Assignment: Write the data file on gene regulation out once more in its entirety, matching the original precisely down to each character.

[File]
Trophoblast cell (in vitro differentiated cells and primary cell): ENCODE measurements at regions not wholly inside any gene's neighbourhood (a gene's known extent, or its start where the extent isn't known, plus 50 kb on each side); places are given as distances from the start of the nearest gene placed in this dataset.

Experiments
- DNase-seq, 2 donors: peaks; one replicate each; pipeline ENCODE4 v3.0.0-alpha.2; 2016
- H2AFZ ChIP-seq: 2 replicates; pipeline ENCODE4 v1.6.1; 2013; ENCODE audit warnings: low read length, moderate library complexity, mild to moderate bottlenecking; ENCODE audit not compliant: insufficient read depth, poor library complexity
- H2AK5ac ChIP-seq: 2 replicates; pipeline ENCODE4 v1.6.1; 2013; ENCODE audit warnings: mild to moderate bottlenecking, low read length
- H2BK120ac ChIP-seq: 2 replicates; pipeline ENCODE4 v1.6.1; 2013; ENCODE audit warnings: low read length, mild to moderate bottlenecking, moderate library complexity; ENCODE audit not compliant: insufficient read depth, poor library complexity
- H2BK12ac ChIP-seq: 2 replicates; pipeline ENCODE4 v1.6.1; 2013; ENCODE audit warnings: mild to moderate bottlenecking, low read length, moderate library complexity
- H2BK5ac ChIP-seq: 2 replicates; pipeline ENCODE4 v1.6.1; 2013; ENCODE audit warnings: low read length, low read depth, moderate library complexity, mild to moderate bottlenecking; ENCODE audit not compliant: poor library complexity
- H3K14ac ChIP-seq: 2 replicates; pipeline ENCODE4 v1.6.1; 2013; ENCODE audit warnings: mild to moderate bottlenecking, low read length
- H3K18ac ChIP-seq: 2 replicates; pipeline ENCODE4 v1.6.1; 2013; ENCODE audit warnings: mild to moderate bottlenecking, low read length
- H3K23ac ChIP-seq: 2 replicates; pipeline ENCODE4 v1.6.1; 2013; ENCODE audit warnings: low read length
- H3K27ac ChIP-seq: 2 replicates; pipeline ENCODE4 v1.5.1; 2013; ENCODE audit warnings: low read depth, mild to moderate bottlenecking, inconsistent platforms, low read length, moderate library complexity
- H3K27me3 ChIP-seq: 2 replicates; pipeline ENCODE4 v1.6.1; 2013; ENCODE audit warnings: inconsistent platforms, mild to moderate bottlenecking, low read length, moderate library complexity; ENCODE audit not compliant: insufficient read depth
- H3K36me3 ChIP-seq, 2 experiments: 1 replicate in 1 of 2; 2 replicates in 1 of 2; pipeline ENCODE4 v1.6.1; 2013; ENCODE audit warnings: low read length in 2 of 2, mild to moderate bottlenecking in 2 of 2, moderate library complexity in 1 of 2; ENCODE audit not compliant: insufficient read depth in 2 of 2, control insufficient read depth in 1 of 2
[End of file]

Trophoblast cell (in vitro differentiated cells and primary cell): ENCODE measurements at regions not wholly inside any gene's neighbourhood (a gene's known extent, or its start where the extent isn't known, plus 50 kb on each side); places are given as distances from the start of the nearest gene placed in this dataset.

Experiments
- DNase-seq, 2 donors: peaks; one replicate each; pipeline ENCODE4 v3.0.0-alpha.2; 2016
- H2AFZ ChIP-seq: 2 replicates; pipeline ENCODE4 v1.6.1; 2013; ENCODE audit warnings: low read length, moderate library complexity, mild to moderate bottlenecking; ENCODE audit not compliant: insufficient read depth, poor library complexity
- H2AK5ac ChIP-seq: 2 replicates; pipeline ENCODE4 v1.6.1; 2013; ENCODE audit warnings: mild to moderate bottlenecking, low read length
- H2BK120ac ChIP-seq: 2 replicates; pipeline ENCODE4 v1.6.1; 2013; ENCODE audit warnings: low read length, mild to moderate bottlenecking, moderate library complexity; ENCODE audit not compliant: insufficient read depth, poor library complexity
- H2BK12ac ChIP-seq: 2 replicates; pipeline ENCODE4 v1.6.1; 2013; ENCODE audit warnings: mild to moderate bottlenecking, low read length, moderate library complexity
- H2BK5ac ChIP-seq: 2 replicates; pipeline ENCODE4 v1.6.1; 2013; ENCODE audit warnings: low read length, low read depth, moderate library complexity, mild to moderate bottlenecking; ENCODE audit not compliant: poor library complexity
- H3K14ac ChIP-seq: 2 replicates; pipeline ENCODE4 v1.6.1; 2013; ENCODE audit warnings: mild to moderate bottlenecking, low read length
- H3K18ac ChIP-seq: 2 replicates; pipeline ENCODE4 v1.6.1; 2013; ENCODE audit warnings: mild to moderate bottlenecking, low read length
- H3K23ac ChIP-seq: 2 replicates; pipeline ENCODE4 v1.6.1; 2013; ENCODE audit warnings: low read length
- H3K27ac ChIP-seq: 2 replicates; pipeline ENCODE4 v1.5.1; 2013; ENCODE audit warnings: low read depth, mild to moderate bottlenecking, inconsistent platforms, low read length, moderate library complexity
- H3K27me3 ChIP-seq: 2 replicates; pipeline ENCODE4 v1.6.1; 2013; ENCODE audit warnings: inconsistent platforms, mild to moderate bottlenecking, low read length, moderate library complexity; ENCODE audit not compliant: insufficient read depth
- H3K36me3 ChIP-seq, 2 experiments: 1 replicate in 1 of 2; 2 replicates in 1 of 2; pipeline ENCODE4 v1.6.1; 2013; ENCODE audit warnings: low read length in 2 of 2, mild to moderate bottlenecking in 2 of 2, moderate library complexity in 1 of 2; ENCODE audit not compliant: insufficient read depth in 2 of 2, control insufficient read depth in 1 of 2